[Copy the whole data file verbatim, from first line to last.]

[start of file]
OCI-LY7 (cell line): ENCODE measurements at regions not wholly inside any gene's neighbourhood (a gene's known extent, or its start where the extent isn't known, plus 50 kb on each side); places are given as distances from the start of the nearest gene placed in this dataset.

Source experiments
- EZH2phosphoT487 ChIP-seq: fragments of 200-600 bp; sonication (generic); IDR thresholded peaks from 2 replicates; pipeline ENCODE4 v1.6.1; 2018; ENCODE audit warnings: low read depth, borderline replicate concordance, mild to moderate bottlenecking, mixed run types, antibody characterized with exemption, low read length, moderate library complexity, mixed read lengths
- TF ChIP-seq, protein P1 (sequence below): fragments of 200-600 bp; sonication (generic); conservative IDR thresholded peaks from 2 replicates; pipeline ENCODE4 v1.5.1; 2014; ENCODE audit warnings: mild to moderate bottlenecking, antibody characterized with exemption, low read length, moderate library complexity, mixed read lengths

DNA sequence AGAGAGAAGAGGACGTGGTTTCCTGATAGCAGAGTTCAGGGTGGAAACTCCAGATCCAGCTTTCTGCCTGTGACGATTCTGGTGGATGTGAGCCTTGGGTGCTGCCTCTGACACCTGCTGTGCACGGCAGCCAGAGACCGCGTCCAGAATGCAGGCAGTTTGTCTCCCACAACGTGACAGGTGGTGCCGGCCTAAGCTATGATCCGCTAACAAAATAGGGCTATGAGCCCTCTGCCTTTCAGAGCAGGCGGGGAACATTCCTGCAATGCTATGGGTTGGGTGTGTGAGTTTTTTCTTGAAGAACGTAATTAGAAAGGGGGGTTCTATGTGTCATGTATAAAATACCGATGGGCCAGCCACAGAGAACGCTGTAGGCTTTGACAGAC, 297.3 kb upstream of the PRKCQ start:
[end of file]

OCI-LY7 (cell line): ENCODE measurements at regions not wholly inside any gene's neighbourhood (a gene's known extent, or its start where the extent isn't known, plus 50 kb on each side); places are given as distances from the start of the nearest gene placed in this dataset.

Source experiments
- EZH2phosphoT487 ChIP-seq: fragments of 200-600 bp; sonication (generic); IDR thresholded peaks from 2 replicates; pipeline ENCODE4 v1.6.1; 2018; ENCODE audit warnings: low read depth, borderline replicate concordance, mild to moderate bottlenecking, mixed run types, antibody characterized with exemption, low read length, moderate library complexity, mixed read lengths
- TF ChIP-seq, protein P1 (sequence below): fragments of 200-600 bp; sonication (generic); conservative IDR thresholded peaks from 2 replicates; pipeline ENCODE4 v1.5.1; 2014; ENCODE audit warnings: mild to moderate bottlenecking, antibody characterized with exemption, low read length, moderate library complexity, mixed read lengths

DNA sequence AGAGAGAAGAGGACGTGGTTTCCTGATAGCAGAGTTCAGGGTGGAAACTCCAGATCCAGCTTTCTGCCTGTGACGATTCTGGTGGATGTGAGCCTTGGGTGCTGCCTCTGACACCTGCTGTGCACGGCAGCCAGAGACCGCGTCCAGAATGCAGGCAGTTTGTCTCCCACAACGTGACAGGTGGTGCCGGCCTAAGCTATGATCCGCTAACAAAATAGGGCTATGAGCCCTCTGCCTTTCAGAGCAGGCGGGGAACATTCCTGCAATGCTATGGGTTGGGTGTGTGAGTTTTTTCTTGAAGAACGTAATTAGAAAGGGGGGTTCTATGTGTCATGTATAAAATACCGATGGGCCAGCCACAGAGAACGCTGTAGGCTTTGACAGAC, 297.3 kb upstream of the PRKCQ start: